If there was a problem
Yo, they’ll solve it
Check out the cube while my boys revolve it!
Admit it, you’ve played with a Rubik’s Cube at some point in your life. That addictive little toy which became a pop-culture fixture of my childhood during the 1980’s, has both delighted and frustrated millions of people of all ages and around the world, for nearly three decades. Honestly, I’m ashamed to admit it, but I’ve never been able to solve a Rubik’s Cube, outside of removing the stickers or becoming so completely frustrated with one that I smash it against a wall or with a hammer. If you’re one of the lucky ones who can legitimately claim to have solved the magic cube–it may have taken you a day, a year or even a lifetime and the constant trial and error method was so mind-numbing, you’re probably not too eager to start the process all over again. Nevertheless, two young Kentuckians are doing just that, over-and-over again, by competing to see who can solve the iconic 3-D puzzle the fastest. For them, they make it look incredibly easy, solving the cube in only a matter of seconds–so fast in fact, they’re getting noticed and even setting World Records in the process.
This weekend I spoke with the bluegrass boys, sitting down with my good buddy, 10 year old Luke Griesser and phoning 15 year old, Lucas Etter, to learn more about that cube life. Both are back from competing against one another and 600 other super-cubers in the 2016 Rubik’s Cube US Nationals which was held on July 29 – 31 in Portland, OR. Luke lives in Georgetown and is currently ranked 81st in the world with an astounding 6.66 second 3×3 solve. His friend and fellow competitor Lucas, lives in Lexington, was the overall winner of the 2016 US Nationals with an average speed of 7.54 seconds. Etter is currently ranked 1st in the world–even holding the Guinness World Record for his phenomenal 4.90 second 3×3 solve, which garnered national attention on November 21, 2015.
Here’s Luke solving a cube in 11:43 seconds, during our interview.
So tell me guys, when did you start playing with Rubik’s cubes? Did you just find one laying around the house?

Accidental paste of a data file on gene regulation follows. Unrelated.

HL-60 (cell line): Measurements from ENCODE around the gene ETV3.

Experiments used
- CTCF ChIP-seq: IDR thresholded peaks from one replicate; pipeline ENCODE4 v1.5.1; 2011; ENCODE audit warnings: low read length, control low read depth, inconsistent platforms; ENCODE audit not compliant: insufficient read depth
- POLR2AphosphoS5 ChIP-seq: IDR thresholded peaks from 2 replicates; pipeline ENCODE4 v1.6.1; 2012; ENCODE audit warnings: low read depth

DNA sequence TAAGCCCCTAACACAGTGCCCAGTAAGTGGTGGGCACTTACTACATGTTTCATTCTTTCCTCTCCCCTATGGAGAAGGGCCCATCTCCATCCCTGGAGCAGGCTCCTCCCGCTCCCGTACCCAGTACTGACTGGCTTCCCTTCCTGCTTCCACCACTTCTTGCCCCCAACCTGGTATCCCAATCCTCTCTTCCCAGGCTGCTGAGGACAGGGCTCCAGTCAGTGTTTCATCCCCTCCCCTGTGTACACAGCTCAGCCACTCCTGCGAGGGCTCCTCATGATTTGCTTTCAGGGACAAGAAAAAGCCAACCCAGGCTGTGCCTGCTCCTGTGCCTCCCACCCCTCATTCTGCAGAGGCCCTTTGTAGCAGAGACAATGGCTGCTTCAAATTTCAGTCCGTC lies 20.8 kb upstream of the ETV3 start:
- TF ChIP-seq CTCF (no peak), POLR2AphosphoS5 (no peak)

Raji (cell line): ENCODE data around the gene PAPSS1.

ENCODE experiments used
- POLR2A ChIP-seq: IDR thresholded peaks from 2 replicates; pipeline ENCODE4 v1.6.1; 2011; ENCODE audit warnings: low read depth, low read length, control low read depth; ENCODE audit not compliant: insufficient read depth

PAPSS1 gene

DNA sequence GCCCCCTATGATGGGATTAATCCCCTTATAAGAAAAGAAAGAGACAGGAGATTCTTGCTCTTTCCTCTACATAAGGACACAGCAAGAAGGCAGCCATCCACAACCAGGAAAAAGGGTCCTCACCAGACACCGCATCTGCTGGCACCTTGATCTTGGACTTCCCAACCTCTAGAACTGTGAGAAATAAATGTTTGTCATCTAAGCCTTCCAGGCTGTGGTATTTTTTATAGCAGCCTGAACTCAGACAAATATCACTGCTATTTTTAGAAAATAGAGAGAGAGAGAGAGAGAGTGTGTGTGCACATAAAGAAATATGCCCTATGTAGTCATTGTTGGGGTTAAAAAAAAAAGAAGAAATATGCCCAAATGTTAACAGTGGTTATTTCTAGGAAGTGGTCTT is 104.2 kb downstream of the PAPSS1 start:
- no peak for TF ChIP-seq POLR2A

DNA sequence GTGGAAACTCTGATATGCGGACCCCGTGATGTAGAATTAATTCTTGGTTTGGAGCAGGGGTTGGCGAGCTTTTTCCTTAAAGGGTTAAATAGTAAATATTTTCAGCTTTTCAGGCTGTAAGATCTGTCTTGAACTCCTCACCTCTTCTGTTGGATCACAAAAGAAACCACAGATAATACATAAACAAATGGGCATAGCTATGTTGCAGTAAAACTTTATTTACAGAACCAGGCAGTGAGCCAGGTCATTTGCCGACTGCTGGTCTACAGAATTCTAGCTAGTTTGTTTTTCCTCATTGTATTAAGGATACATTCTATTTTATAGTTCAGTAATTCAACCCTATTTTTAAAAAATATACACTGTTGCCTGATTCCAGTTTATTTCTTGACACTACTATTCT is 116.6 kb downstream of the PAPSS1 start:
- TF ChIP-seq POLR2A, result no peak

Luke: When I was eight, a friend of my sister brought over a Rubik’s Cube and I don’t know whether or not she just left it at our house or gave it to my sister, but either way I picked up the cube and started to play with it. I took it to my room and watched some YouTube videos on how to solve it, but it took me six full months before I could finally solve one.
Lucas: I found one at my grandparents’ house. At first I just was looking to solve it, so I would play around with it off and on, but not really thinking about speed. But about a year later, I picked it back up and started timing myself and practicing more and saw that I was improving.
How do you solve a Rubik’s Cube? What’s the secret?
Luke: There is no secret!
So you’re saying, taking the stickers off or smashing it against a wall is the method to use huh?
Luke: Ha. Well, you can memorize “methods” kinda like algorithms for different ways on how to solve it. The one I use is called Fridrich or F2L method.
Lucas: You think about it in layers, like a cake. Starting with the bottom layer and working your way up to the top. Speed cubers refer to it as CFOP.
Is it something you could teach to people?
Luke: Yes, but it might take a while.
Lucas: The basic beginners method isn’t too hard to learn.
When did you start competing?
Luke: When I got down to solving one in around 30 seconds. It was actually on my birthday last year.
Lucas: In 2011, when I was about 9 years old. I got to see for myself the feel of what competing was like and it inspired me to want to compete more.
Lucas walk me through what you were thinking after you set the World’s Record last year?
Lucas: Honestly, nothing was too special about the cube when I was inspecting it. I got some easy cases at the end of the solve, and I was shocked because I had actually skipped a couple of steps when I put my hands down. I was excited, but I really couldn’t believe what just happened.
Here’s the video of Lucas’ World Record solve. Blink and you might miss it.
So what’s your goal with all this?
Luke: My dad said he wants me to keep getting better and improve my time, so that’s a challenge.
Lucas: I’ve had a lot of accomplishments which is something to be proud of, but I want to continue to improve my times. I’d also like to travel overseas to compete more and just experience what’s out there. Getting more involved with the cubing community and organizing competitions is something that interests me too.
Is this something you’ll do when you get older?
Luke: I’ll probably stop when I’m about 30.
What’s so special about 30?
Luke: By then I’ll have to get a career. Anyways, I’m not worried, because if this doesn’t work out, I can always go to the NBA.
Kentuckians are a proud bunch and it’s cool to know we’ve got a couple of really incredible competitors in our own back yard. I’d like to thank the Griesser’s and the Etter’s for allowing me to talk with their kids. I hope both Luke and Lucas pursue their dreams, whatever those may be, and continue to make Kentucky proud. So whether you’re 8 or 80 and you’d like to know more about speed cubing, you can visit this website here. Likewise, if you’re interested in checking out the official rankings or upcoming cubing events, you can learn about those on the World Cube Associations website here.